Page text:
Transit of Venus Map in Many Languages
On 6 June, an event that takes place only four times every two centuries will enthral the world’s astronomers, as it has ever since the 1600s – but now it can provide priceless data in the hunt for habitable planets in deep space and in re-measuring the distance of the sun from Earth.
Venus will appear as a tiny speck on one side of the Sun in a few weeks and will slowly traverse the solar disc for a few hours. The movement of that little black dot may seem insignificant. But it is one of the rarest sights in astronomy, an event known as a transit of Venus. Miss this one and you will have to wait until 2117 for the next.
Image credit: NASA/LMSAL
As seen from Earth, only transits of Mercury and Venus are possible. On average, there are 13 transits of Mercury each century. In contrast, transits of Venus occur in pairs with more than a century separating each pair.
For Northern Hemisphere locations above latitude ~67° north (including the Philippines) all of the transit is visible regardless of the longitude.
A lot of astronomy-enthusiasts globally are preparing for this rare event. Some are even planning to travel in places where the transit will be fully visible.
As part of this preparation, visibility maps of the transit were created by volunteer groups to guide local observers. One of the efforts is called the Transit of Venus Project which is part of the Astronomers Without Borders (AWB) program. AWB is a global collaboration in astronomy.
Aside from providing useful information to the public about this event, the TOV Project also aims to form a collection of translated maps of the 2012 transit of Venus for different languages so that the transit of Venus will be enjoyed by more people around the world. Of course, some people would appreciate a map in their own native language.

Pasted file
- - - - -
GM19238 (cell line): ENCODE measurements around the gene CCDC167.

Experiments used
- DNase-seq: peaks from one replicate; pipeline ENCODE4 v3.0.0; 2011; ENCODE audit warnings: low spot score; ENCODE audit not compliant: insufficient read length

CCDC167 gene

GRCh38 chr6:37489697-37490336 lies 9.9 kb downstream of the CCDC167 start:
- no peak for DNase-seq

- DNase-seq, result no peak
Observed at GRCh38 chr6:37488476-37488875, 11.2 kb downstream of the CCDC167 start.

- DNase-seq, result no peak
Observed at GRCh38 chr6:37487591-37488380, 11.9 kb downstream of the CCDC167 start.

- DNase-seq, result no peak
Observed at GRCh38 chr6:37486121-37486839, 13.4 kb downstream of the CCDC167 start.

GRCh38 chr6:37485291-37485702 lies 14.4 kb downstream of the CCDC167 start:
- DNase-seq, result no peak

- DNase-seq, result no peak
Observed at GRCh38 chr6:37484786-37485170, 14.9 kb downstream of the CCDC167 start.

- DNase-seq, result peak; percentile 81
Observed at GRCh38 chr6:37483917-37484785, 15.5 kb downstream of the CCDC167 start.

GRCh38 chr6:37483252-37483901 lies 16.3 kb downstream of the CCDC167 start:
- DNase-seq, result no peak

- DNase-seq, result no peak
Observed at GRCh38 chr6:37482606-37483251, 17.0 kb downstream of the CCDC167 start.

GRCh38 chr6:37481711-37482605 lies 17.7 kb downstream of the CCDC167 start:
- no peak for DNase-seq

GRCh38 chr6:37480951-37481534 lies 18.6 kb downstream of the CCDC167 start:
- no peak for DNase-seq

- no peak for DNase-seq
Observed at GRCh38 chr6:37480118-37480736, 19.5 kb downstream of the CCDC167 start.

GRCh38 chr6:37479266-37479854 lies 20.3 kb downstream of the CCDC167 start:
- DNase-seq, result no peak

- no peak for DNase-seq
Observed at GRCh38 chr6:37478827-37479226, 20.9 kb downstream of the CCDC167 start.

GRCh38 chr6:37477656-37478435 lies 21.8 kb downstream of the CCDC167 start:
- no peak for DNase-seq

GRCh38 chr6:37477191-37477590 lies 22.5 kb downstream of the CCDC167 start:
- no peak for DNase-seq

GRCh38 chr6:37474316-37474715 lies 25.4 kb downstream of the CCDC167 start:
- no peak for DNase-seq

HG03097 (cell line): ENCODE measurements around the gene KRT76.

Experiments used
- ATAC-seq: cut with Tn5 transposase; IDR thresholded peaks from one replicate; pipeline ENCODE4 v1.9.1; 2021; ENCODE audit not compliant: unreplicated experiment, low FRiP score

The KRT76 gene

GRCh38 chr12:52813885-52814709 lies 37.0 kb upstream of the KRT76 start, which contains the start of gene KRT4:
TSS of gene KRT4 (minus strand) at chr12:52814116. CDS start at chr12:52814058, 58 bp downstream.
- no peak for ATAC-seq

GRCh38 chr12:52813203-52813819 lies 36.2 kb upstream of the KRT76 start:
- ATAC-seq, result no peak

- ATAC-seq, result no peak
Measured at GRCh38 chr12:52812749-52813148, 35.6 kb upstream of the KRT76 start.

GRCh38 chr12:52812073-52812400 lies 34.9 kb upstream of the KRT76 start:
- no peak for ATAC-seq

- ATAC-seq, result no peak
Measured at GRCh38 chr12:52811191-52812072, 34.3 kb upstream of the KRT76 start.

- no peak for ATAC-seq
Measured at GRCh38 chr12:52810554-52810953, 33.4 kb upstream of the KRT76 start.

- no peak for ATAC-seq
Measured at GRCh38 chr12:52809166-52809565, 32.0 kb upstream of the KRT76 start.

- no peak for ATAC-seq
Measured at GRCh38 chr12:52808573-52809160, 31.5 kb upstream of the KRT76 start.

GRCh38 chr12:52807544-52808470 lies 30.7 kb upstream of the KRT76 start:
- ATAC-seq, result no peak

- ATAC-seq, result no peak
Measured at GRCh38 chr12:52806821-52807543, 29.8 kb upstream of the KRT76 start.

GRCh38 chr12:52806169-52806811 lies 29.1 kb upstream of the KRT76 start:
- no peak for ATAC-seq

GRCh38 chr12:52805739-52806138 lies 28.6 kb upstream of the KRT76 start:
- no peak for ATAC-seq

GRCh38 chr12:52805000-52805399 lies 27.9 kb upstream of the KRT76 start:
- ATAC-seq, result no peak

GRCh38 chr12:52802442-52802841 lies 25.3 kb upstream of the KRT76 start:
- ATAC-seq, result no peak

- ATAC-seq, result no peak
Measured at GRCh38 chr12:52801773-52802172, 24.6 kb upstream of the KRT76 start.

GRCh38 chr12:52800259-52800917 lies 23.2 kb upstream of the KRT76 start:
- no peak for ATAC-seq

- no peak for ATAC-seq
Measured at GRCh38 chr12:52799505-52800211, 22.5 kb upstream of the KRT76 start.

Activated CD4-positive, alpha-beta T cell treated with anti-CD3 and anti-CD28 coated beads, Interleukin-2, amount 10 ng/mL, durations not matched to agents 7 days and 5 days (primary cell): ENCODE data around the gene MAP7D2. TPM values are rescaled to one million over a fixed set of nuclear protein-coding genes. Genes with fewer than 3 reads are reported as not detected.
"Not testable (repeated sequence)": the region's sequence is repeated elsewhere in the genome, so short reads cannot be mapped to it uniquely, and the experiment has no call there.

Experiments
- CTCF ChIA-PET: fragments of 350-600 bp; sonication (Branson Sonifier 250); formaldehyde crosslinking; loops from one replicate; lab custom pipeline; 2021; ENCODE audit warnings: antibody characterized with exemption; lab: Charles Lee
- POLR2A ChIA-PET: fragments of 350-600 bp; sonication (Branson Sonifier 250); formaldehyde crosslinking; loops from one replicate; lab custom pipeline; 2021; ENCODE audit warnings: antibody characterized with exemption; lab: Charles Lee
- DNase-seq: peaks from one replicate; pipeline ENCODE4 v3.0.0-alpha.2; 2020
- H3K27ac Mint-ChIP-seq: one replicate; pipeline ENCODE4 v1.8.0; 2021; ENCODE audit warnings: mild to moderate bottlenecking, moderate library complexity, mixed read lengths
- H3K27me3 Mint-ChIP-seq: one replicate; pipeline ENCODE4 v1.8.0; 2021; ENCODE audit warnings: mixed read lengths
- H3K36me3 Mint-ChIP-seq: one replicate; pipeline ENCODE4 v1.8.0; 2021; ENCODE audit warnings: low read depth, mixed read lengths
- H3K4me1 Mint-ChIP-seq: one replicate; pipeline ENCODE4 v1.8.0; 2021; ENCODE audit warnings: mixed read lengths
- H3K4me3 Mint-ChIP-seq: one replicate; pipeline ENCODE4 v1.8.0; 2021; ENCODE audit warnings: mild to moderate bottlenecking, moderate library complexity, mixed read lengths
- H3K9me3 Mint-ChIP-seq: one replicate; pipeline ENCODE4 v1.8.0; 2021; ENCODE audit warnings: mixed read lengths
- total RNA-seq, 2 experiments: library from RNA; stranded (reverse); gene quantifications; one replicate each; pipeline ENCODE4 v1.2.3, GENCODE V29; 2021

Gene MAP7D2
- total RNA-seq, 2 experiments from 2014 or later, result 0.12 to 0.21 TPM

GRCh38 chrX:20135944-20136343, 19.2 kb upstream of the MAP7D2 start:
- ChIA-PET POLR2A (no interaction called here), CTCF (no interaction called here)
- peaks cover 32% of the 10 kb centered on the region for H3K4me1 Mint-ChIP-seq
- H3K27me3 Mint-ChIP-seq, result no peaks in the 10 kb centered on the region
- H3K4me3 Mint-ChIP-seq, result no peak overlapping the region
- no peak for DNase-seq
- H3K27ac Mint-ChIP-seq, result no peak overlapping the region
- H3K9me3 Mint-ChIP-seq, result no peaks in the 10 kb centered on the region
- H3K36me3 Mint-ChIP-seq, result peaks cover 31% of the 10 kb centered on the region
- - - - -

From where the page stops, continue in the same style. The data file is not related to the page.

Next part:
Michael Zeiler of Eclipse-maps.com (and also one of the curators of the TOV Project website) sent me a message via Twitter asking for help with translating a summary map of the transit of Venus (June 5-6, 2012) into Filipino.
Here is a copy of the map:
These are the phrases to translate: World visibility of the transit of Venus on June 5 & 6, 2012 Venus overhead at transit maximum Entire transit visible Transit not visible Transit starts before sunset and ends after following sunrise Transit starts before sunrise and ends after sunset Transit visible from sunrise until end Transit visible from start until sunset Venus touches Sun’s disk at sunrise Venus within Sun’s disk at sunrise Venus within Sun’s disk at sunset Venus touches Sun’s disk at sunset
I made a draft of the translation in Filipino and consulted some professors from the Filipino Department of UP Diliman. Upon deciding that it the translated words were good enough, I emailed everything to Mr. Zeiler and he produced this map containing the translated phrases.
6 June 2012 Transit of Venus Visibility Map in our local language, Filipino. Credit: (map) Michael Zeiler/(translation) Raven Yu
Please take note that some of the phrases were not translated into its direct meaning but more of its contextual meaning so as not to confuse the map users.
Check out this link to view the translated maps of the 2012 transit of Venus for different languages.
If your language is not provided, you can help add a new map by following the simple instructions at this page.
You can also find local contact times of the transit at http://transitofvenus.nl/wp/where-when/local-transit-times/.
Remember that it is not safe to view the sun directly because it might damage your eyes. Read here for tips on how to safely view and photograph the transit using the right equipment and proper eye protection.
Don’t miss this rare spectacle! 🙂 Clear skies!